- Open Device Manager, expand the “Network adapters” category, right-click your network adapter, and select Uninstall device.
- Select Uninstall on the confirmation prompt and proceed to the next step when Device Manager removes the network driver.
- Select Action on the menu bar and select Scan for hardware changes.
Device Manager will automatically reinstall the recently deleted network adapter driver. Run the network adapter troubleshooter again and check if that stops the issue.
Change the Network Adapter Driver Power Management Settings
Windows sometimes pause some system devices and background processes to save power, especially on battery-powered devices like laptops.
- Open Device Manager, expand the “Network adapters” section, right-click the affected driver, and select Properties.
- Head to the Power Management tab and uncheck Allow the computer to turn off this device to save power. Select OK to save the new power setting.
Install Windows Updates
Windows updates ship bug fixes, latest driver versions, and performance improvements. Updating Windows could restore the communication between your PC’s operating system and network adapter.
- In Windows 10, go to Settings > Update & Security > Windows Update > and select Check for updates.
- If your PC runs Windows 11, head to Settings > Windows Update and select Check for updates or Download & install.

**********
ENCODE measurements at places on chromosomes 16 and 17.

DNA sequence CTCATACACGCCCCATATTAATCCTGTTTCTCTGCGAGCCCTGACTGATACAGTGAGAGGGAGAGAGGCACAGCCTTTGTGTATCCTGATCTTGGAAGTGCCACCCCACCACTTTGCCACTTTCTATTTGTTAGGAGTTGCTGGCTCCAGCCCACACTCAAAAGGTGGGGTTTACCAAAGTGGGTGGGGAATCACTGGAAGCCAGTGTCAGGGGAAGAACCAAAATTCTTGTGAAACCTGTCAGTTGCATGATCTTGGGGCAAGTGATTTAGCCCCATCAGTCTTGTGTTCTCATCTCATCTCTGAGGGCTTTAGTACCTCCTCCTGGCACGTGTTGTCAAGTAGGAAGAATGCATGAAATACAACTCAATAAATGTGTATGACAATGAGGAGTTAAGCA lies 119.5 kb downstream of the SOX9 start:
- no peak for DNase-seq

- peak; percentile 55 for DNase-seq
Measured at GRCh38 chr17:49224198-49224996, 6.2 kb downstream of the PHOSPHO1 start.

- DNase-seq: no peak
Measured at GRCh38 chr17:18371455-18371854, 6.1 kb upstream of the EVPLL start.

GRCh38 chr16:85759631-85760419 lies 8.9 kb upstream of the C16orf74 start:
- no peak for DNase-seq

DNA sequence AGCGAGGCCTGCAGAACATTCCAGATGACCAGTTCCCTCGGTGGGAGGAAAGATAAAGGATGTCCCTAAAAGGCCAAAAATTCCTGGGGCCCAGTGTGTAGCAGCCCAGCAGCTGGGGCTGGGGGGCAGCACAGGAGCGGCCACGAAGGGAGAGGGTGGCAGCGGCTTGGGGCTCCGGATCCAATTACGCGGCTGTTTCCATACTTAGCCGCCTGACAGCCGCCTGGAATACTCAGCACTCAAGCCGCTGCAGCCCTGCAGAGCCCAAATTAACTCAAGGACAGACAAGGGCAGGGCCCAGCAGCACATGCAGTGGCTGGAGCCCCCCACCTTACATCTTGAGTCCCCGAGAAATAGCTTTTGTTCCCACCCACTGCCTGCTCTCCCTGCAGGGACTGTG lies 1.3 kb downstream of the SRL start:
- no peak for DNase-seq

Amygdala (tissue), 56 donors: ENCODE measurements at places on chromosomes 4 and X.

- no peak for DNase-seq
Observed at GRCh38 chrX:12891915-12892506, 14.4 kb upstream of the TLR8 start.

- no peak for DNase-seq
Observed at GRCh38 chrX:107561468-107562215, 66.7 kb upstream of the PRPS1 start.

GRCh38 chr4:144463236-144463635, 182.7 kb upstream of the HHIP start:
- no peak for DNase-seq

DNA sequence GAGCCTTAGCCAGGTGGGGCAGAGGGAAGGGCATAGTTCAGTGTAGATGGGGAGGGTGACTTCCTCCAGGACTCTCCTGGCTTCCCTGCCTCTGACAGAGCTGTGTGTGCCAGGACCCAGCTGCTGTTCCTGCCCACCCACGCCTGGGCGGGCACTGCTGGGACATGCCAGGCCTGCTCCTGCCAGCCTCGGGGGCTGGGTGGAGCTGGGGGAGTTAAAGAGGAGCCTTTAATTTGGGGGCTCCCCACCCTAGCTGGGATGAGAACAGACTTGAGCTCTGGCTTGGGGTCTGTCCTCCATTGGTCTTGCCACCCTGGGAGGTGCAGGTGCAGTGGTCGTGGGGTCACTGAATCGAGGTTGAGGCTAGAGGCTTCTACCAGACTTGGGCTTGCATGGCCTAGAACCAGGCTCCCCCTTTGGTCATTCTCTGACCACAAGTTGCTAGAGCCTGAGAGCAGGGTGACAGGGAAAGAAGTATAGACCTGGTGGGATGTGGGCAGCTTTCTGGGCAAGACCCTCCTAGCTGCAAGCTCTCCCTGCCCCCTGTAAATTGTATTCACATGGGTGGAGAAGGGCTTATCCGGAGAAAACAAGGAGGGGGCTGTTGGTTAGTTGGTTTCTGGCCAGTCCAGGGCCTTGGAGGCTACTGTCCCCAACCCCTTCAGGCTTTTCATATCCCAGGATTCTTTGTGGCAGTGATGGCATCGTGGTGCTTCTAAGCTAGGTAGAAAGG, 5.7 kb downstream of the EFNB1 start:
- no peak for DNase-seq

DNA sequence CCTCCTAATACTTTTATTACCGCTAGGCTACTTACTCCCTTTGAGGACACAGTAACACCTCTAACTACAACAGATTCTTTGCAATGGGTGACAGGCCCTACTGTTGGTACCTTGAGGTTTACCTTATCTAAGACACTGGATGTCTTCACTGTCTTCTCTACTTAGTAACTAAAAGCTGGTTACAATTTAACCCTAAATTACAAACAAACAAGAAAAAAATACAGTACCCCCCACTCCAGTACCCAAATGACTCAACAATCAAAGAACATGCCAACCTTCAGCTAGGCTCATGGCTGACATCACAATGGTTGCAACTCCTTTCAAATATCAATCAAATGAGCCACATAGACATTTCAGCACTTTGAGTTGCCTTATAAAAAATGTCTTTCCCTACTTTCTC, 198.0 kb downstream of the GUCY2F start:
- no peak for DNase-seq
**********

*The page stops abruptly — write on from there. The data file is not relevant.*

Perform a System Restore
Take your computer back in time if the issue started recently and none of the fixes above resolve the problem. Running a system restore will remove recently installed programs or drivers that may be conflicting with your network adapter driver.
System Protection must be enabled on your local disk to use the Windows System Restore feature. That allows Windows to automatically create periodic restore points making significant changes to your PC. For more information, refer to our tutorial on creating a restore point in Windows.
Follow the steps below to restore your computer to an earlier point when Windows could detect its network adapter driver.
- Open the Start menu, type system restore in the search box, and select Create a restore point.
- Select System Restore.
- Select Recommend restore to undo the most recent changes made to your PC—app installation, driver updates, OS updates, etc. You’ll see the time and date Windows created the restore point. Select Next and follow the prompt on the next page to start the system restore.
The “Scan for affected programs” option allows you to see what programs and drivers get deleted and restored.
Select Choose a different restore point to pick an older system restore point and move your PC back in time.
Your computer will reboot when the system restore is complete. Windows should now detect your network adapter driver when you run the troubleshooter.
Help Windows Find Your Network Driver
Reset Windows network settings if the Network troubleshooter still says, “Windows could not find a driver for your network adapter.” Contact your PC manufacturer or report the problem to Microsoft Support if nothing changes.
Source by helpdeskgeek.com